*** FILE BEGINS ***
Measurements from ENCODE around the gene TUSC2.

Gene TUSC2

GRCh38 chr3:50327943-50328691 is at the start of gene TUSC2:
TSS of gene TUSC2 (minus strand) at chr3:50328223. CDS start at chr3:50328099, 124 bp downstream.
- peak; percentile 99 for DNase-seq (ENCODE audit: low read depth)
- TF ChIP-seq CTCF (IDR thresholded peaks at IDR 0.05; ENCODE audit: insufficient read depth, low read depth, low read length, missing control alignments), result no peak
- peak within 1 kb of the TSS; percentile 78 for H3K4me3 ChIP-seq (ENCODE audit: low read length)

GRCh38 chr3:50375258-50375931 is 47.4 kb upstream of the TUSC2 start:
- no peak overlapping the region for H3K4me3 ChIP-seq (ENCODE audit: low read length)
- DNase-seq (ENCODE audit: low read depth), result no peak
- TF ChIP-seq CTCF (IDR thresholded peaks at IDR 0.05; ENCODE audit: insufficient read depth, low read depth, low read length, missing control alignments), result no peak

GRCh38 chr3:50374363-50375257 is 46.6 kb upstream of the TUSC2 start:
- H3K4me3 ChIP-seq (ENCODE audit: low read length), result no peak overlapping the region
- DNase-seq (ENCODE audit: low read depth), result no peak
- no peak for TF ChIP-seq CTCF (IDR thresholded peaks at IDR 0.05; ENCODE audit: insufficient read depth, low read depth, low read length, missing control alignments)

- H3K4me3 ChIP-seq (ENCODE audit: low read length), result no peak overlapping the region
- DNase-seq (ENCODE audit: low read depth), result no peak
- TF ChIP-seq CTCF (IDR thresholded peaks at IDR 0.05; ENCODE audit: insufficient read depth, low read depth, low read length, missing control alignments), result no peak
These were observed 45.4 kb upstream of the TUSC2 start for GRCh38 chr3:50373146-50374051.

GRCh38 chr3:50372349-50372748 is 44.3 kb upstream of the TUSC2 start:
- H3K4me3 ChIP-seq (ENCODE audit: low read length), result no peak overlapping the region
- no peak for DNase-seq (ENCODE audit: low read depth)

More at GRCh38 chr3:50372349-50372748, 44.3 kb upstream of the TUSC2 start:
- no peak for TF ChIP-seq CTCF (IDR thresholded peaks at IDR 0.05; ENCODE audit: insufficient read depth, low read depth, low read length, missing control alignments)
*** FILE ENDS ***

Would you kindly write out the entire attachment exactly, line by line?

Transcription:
Measurements from ENCODE around the gene TUSC2.

Gene TUSC2

GRCh38 chr3:50327943-50328691 is at the start of gene TUSC2:
TSS of gene TUSC2 (minus strand) at chr3:50328223. CDS start at chr3:50328099, 124 bp downstream.
- peak; percentile 99 for DNase-seq (ENCODE audit: low read depth)
- TF ChIP-seq CTCF (IDR thresholded peaks at IDR 0.05; ENCODE audit: insufficient read depth, low read depth, low read length, missing control alignments), result no peak
- peak within 1 kb of the TSS; percentile 78 for H3K4me3 ChIP-seq (ENCODE audit: low read length)

GRCh38 chr3:50375258-50375931 is 47.4 kb upstream of the TUSC2 start:
- no peak overlapping the region for H3K4me3 ChIP-seq (ENCODE audit: low read length)
- DNase-seq (ENCODE audit: low read depth), result no peak
- TF ChIP-seq CTCF (IDR thresholded peaks at IDR 0.05; ENCODE audit: insufficient read depth, low read depth, low read length, missing control alignments), result no peak

GRCh38 chr3:50374363-50375257 is 46.6 kb upstream of the TUSC2 start:
- H3K4me3 ChIP-seq (ENCODE audit: low read length), result no peak overlapping the region
- DNase-seq (ENCODE audit: low read depth), result no peak
- no peak for TF ChIP-seq CTCF (IDR thresholded peaks at IDR 0.05; ENCODE audit: insufficient read depth, low read depth, low read length, missing control alignments)

- H3K4me3 ChIP-seq (ENCODE audit: low read length), result no peak overlapping the region
- DNase-seq (ENCODE audit: low read depth), result no peak
- TF ChIP-seq CTCF (IDR thresholded peaks at IDR 0.05; ENCODE audit: insufficient read depth, low read depth, low read length, missing control alignments), result no peak
These were observed 45.4 kb upstream of the TUSC2 start for GRCh38 chr3:50373146-50374051.

GRCh38 chr3:50372349-50372748 is 44.3 kb upstream of the TUSC2 start:
- H3K4me3 ChIP-seq (ENCODE audit: low read length), result no peak overlapping the region
- no peak for DNase-seq (ENCODE audit: low read depth)

More at GRCh38 chr3:50372349-50372748, 44.3 kb upstream of the TUSC2 start:
- no peak for TF ChIP-seq CTCF (IDR thresholded peaks at IDR 0.05; ENCODE audit: insufficient read depth, low read depth, low read length, missing control alignments)